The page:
A three-piece combo who managed to make inspired music during the 1990s while blazing a path through most of the popular electronic styles of the decade, Fluke was formed by occasional vocalist Jon Fugler, Mike Tournier and Mike Bryant after the three had spent several years living in the same combination house and recording studio. At first an eclectic, widely inspired house-pop act, the three later moved into trip-hop (and the British charts) during the mid-'90s before another leap into big-beat video-game soundtracks by the end of the decade.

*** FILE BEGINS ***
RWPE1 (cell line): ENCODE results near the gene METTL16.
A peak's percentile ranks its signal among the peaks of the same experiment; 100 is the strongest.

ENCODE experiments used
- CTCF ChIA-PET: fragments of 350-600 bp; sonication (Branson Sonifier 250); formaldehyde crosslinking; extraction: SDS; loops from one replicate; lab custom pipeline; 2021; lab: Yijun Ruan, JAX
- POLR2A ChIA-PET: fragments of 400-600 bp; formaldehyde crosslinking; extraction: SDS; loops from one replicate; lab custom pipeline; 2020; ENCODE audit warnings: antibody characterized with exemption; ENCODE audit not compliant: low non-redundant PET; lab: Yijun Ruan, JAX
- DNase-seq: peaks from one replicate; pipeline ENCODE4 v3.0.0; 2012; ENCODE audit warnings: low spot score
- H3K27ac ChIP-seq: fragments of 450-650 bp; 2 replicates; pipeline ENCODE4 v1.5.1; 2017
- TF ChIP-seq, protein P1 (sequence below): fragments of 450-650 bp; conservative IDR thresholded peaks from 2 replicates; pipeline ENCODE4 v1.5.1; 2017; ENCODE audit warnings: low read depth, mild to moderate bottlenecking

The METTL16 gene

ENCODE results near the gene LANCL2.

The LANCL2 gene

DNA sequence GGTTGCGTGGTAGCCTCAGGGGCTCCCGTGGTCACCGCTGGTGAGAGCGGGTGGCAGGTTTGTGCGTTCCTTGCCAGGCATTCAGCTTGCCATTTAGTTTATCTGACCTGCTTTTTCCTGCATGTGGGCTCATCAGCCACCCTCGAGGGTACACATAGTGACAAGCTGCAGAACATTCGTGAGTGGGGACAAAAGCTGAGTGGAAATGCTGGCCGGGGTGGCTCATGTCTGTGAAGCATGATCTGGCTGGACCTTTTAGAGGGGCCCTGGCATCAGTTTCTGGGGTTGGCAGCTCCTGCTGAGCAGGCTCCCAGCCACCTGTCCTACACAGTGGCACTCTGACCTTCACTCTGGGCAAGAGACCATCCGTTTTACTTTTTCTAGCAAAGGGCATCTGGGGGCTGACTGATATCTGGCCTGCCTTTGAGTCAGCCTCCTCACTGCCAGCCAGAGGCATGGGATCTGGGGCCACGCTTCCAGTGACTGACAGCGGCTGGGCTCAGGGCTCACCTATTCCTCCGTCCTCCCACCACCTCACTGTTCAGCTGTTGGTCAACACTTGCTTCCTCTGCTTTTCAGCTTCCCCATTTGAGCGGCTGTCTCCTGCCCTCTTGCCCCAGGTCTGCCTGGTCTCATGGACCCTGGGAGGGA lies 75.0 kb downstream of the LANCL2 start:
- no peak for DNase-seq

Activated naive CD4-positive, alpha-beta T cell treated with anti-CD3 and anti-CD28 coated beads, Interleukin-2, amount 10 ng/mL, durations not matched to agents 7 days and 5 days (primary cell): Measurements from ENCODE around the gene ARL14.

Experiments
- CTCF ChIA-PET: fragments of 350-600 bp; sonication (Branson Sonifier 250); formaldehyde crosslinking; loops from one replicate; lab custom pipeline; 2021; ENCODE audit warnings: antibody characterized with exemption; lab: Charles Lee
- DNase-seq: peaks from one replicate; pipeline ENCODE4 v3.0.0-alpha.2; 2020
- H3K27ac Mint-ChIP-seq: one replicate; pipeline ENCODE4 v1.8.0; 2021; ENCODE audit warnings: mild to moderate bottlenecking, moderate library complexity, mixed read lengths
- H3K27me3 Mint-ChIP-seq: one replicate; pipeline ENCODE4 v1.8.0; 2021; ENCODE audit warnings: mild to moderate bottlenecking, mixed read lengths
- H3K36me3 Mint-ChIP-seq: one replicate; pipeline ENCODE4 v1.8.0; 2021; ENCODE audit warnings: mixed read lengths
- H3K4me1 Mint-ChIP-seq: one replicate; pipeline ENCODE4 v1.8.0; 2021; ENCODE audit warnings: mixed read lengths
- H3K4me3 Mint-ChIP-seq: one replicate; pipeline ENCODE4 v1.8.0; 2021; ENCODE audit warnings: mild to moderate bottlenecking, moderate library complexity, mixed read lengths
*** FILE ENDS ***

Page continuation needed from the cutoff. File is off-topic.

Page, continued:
Bitten by the acid-house bug in 1988, Fugler, Tournier and Bryant began recording with two singles informed by more-than-competent guitar work, soaring techno-funk and plenty of pop inspiration as well. "Thumper" and "Joni" (the latter sampling Joni Mitchell's "Big Yellow Taxi") brought Fluke much attention in the growing electronic sphere, and they signed a one-off album deal with indie-rock kingpins Creation for their debut full-length, 1991's Techno Rose of Blighty. After completing another record deal with Virgin that same year, Fluke released a live album Out (in essence) and their sophomore masterpiece Six Wheels on My Wagon, an album of poppy, occasionally dreamy ambient-trance which included several previously released singles. By 1995, Fluke had even hit the British charts (with the singles "Bullet" and "Tosh") and their third LP OTO marked a bit of a departure for the trio, a downbeat, jazzy path just beginning to be name-checked as trip-hop. Hitting the charts in an even bigger way during their 1997 return, the trio released "Atom Bomb," a high-energy number recorded for the Virgin video-game soundtrack Wipeout 2097. The single and video also introduced fourth member Arial Tetsuo, an animé race-car driver come to life as concert figure-head Rachel Stewart. Risotto, Fluke's fourth LP, fit in nicely with the growing fanaticism surrounding big-beat techno, though the trio held on to their trance and trip-hop inclinations as well. ~ John Bush